19 February 2019

These days, everyone just uses their smartphone for GPS navigation.

GPS is also present in most cars.

In the olden days, we had dedicated GPS gizmos for navigating. You can still grab a GPS-only device these days – and for fewer bucks than you might think.

But is it worth it to have a dedicated GPS?

It turns that yes, it is… For quite a few reasons, actually, not the least of which is simple privacy.

Off we go!

Mentioned in the vid:

And there ya have it.

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GPS vs Smartphones: Which is better?
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4 thoughts on “GPS vs Smartphones: Which is better?

  • 20 February 2019 at 19:19
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    Really enjoyed that one. Thank you Scottie! Just bought the Garmin one from Amazon UK for about 70GBP. My problem was using Android for directions. It was generally OK except it couldn’t say the name of my road and would forget to mention it and I kept leaving the smart phone in the car. So battery would drain dead, Looking forward to trying this Garmin and have a go at getting instructions from Yoda I will! 🙂

    Reply
    • 24 February 2019 at 17:31
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      OK, so it arrived, fairly new and just needed a few hours updating. Works well and pleased me when it was able to say the name of my road. But I cannot find the audio file needed to make it talk like yoda! There are links on the interwebs but mostly out of date. Did download some garmin studio thing that can enable me to record voices but I really don’t wan’t to hear myself attempting to do Yoda impressions. Any ideas where I can get it from?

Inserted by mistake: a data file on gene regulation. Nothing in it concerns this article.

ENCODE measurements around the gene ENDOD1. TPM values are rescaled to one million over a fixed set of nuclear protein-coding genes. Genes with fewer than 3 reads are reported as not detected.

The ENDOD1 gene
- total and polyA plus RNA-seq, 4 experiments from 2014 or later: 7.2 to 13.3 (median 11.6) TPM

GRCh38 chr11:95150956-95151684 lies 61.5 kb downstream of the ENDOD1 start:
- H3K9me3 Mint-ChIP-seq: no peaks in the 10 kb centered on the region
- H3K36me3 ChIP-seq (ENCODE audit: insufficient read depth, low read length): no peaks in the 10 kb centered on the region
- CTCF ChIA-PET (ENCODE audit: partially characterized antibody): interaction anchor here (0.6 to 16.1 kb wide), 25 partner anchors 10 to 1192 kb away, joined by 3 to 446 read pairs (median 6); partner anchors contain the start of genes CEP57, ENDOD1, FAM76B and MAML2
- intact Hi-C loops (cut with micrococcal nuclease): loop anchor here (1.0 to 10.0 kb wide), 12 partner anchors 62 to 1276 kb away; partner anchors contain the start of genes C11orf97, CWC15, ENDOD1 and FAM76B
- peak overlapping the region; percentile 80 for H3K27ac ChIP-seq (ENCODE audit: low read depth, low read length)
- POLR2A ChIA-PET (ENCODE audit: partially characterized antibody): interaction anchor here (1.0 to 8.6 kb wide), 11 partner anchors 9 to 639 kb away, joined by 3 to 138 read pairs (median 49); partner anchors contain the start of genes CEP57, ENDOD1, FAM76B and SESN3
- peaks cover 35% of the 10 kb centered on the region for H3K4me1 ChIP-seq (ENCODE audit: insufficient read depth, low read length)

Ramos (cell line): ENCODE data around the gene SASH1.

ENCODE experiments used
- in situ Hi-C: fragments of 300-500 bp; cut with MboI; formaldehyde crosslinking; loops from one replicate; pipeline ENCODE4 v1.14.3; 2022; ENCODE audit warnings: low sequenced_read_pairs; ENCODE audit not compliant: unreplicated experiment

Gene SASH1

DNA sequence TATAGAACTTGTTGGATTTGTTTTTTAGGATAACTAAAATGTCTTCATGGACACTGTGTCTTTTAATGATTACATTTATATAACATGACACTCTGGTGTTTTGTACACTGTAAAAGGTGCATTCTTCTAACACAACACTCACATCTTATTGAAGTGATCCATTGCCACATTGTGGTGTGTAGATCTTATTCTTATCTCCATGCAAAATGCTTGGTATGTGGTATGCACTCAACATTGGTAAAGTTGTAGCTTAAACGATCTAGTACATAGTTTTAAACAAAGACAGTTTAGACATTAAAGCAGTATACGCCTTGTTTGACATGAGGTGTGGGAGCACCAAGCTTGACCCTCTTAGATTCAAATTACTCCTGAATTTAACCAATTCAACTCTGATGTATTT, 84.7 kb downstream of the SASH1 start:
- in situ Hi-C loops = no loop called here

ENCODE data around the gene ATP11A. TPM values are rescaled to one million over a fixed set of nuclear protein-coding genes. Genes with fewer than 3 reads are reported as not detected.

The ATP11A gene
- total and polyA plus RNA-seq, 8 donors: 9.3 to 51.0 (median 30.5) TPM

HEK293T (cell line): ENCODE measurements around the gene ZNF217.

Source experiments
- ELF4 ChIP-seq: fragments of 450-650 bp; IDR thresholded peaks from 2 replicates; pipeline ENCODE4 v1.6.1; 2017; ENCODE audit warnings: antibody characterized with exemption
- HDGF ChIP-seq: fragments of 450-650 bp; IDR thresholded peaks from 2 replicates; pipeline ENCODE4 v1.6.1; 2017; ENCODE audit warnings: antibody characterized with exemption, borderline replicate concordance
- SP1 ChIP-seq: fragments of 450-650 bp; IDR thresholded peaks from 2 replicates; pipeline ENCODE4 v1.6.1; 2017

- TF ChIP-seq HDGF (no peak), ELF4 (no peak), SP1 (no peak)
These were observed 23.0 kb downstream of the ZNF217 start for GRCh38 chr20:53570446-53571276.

Reply
  • 10 September 2019 at 04:24
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    Hi Scottie,

    I really enjoyed your review and delivery style, but I beg to differ on a number of fronts.

    1. I use my iPhone 8 for navigating deep in the rugged New Zealand bush. It is a “dedicated” GPS device in that it has NO connectivity to the cellular network. It is every bit as accurate (and fast) as a dedicated GPS device (which I used to use extensively).

    2. I have detailed 1:50000 Topo maps for the whole of NZ (and Australia) pre-loaded on my phone. I don’t have to use data to download maps for wherever I am at. These maps are way better than the maps loaded on the dedicated GPS units.

    3. The screen resolution on an iPhone is considerably higher than the screen on the GPS units. And it is bigger. So it is much easier to see exactly where I am at (and where I want to go).

    I have long since abandoned my dedicated GPS units. It can do nothing that my iPhone can’t.

    Cheers, Chris

    Reply
    • 29 September 2019 at 15:17
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      I second this reply (albeit with Android phones). I was a holdout for standalone GPS devices for a long time for various reasons: “that’s all they do, so they must do it better,” “why would I risk killing my phone’s battery with the screen on full-time,” and various other things like that. I decided to experiment with my phone more and more (as battery tech improved) and I quickly found the standalone unit obsolete. One key thing- signal lock. If I fly from one state to another, my phone has connected to the cell towers by the time I get off the plane and Google maps is ready to go. With the ability to pre-load local maps into my device, I do not even need the towers and the phone GPS locks quickly. With my standalone Garmin devices, there were too many instances of getting off a plane in a new city, getting in a rental car, and having the device unable to find a signal to know where I was. I was lucky if the rental car lot was outside and I could sit there and acquire signal, but was usually SOL in a parking garage. The first step of any trip was “find a gas station to sit in the parking lot whilst the Garmin finds itself.” That has never happened with my phone or even a tablet.
      Added bonus: Google maps is just better at finding things, whether it be pure addresses or POI. I lived in Hawaii for 4 years; despite updating as often as Garmin pushed, the device never could find my house and struggled to recognize many of the addresses. I often had to use the “where am I?” feature and save the coordinates as a favorite to bookmark work, a friend’s house, or even the post office.

      Reply

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